6. To screen for cytoductant specific markers, replica plate patches from Step C3e to the appropriate media. This process is analogous to that shown in Figure 2, with the exception that the plate used in Figure 2D would contain individual patches of several cytoductants (prepared in Step C3e), and several selective plates would be sequentially printed from that velveteen (Figure 2F). Importantly, mark the orientation of all replicate plates to ensure consistent scoring of each independent cytoductant. The cytoductants will be rho+. Therefore, using the example above, cytoductants will grow on YPGlycerol and SD-Leu, but not on SD-Lys, SD-Ura, or SD-Trp. If strains grow on SD-Ura, these are heterokaryons.

    4. Confirming the presence of the prion

      To confirm the presence of the prion, follow Step B4.


  4. Selecting cytoductants using the plasmiduction strategy

    1. Strain selection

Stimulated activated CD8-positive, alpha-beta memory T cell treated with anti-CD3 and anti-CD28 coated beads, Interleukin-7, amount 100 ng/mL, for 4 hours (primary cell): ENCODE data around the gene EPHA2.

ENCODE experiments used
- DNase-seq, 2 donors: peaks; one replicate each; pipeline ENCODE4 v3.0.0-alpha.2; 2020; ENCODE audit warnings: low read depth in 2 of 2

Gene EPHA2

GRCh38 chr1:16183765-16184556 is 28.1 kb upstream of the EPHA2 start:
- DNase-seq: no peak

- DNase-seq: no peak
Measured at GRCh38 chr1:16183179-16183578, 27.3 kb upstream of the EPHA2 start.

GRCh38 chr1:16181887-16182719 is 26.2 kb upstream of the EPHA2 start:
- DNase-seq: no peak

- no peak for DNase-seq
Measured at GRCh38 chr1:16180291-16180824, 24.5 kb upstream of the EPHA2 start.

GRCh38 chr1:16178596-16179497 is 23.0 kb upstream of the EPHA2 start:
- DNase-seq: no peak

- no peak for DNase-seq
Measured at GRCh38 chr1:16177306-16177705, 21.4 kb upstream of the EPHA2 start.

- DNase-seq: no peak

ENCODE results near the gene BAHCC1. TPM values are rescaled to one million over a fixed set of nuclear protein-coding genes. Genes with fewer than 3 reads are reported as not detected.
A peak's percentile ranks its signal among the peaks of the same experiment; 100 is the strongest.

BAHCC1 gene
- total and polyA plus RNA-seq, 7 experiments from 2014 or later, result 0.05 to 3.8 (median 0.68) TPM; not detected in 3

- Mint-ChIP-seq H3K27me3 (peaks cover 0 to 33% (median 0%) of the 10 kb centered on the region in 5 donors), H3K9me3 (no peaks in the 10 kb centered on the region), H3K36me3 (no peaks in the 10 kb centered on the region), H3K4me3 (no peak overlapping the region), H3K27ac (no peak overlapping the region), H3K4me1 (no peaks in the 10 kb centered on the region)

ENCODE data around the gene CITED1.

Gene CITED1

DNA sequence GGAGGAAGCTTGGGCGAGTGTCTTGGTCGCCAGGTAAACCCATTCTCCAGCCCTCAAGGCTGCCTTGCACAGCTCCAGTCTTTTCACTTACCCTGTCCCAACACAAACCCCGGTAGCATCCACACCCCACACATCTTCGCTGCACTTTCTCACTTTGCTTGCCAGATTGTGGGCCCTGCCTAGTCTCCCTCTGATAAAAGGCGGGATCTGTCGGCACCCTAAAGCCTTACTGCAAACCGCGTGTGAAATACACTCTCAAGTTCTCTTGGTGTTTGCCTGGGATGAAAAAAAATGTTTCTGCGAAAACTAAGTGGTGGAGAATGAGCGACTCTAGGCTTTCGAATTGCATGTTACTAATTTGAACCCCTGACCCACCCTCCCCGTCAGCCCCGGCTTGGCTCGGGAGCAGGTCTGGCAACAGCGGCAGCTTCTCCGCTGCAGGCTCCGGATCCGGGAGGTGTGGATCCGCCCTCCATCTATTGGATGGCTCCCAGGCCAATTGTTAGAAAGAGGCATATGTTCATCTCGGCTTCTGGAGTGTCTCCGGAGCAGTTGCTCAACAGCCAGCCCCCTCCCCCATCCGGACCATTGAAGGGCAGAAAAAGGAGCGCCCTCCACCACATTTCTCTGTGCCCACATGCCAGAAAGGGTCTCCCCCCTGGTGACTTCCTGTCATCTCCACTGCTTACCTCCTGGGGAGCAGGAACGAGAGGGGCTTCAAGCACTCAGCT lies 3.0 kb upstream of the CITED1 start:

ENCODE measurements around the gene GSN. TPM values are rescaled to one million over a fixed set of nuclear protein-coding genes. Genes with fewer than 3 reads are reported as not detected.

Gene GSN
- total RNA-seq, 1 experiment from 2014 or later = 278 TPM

1. The donor strain or the recipient strain must contain the kar1 mutation.

      2. For the cytoduction of prions, the donor strain must contain the prion (such as high [PIN+] or weak [PSI+]).

      3. Map out the full genotypic information for donor, recipient, and all subsequent cells in the cytoduction scheme/diagram (see Figure 1).

        Example Donor: MATa, kar1-1, his3, leu2, ura2, URA3, LYS9, TRP1, high [PIN+].

        Example Recipient: MATα, KAR1, his3-1, LEU2, URA2, ura3-14, lys9Δ, trp1-1, no prions.

        Note: Donor and recipient must share at least one auxotrophic marker such that both strains can maintain selection for a plasmid encoding that specific marker (e.g., his3 in this example). While neither of the above strains can grow on media lacking uracil, a URA3 plasmid can only complement this deficiency in the recipient strain.

    2. Preparing the donor strain

      Transform the donor strain with a plasmid that can also be maintained with selection in the recipient (in the example above, it would be a HIS3 plasmid), using standard transformation protocols (Gietz, 2014).

    3. Mating and selection of plasmiductants

      Note: Because this strategy offers no direct selection against the heterokaryon, it is advised not to use the crisscross method described in Figure 3. Instead, mated cells will be streaked for single colonies in Step D3d.